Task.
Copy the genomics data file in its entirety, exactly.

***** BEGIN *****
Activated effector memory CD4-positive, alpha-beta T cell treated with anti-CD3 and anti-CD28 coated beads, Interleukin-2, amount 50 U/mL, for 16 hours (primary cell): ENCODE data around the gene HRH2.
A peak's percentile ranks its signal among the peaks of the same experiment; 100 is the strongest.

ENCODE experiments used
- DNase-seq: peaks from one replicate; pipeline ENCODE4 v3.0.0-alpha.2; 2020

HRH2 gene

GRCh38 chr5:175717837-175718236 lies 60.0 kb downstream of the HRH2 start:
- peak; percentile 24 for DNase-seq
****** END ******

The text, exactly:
Activated effector memory CD4-positive, alpha-beta T cell treated with anti-CD3 and anti-CD28 coated beads, Interleukin-2, amount 50 U/mL, for 16 hours (primary cell): ENCODE data around the gene HRH2.
A peak's percentile ranks its signal among the peaks of the same experiment; 100 is the strongest.

ENCODE experiments used
- DNase-seq: peaks from one replicate; pipeline ENCODE4 v3.0.0-alpha.2; 2020

HRH2 gene

GRCh38 chr5:175717837-175718236 lies 60.0 kb downstream of the HRH2 start:
- peak; percentile 24 for DNase-seq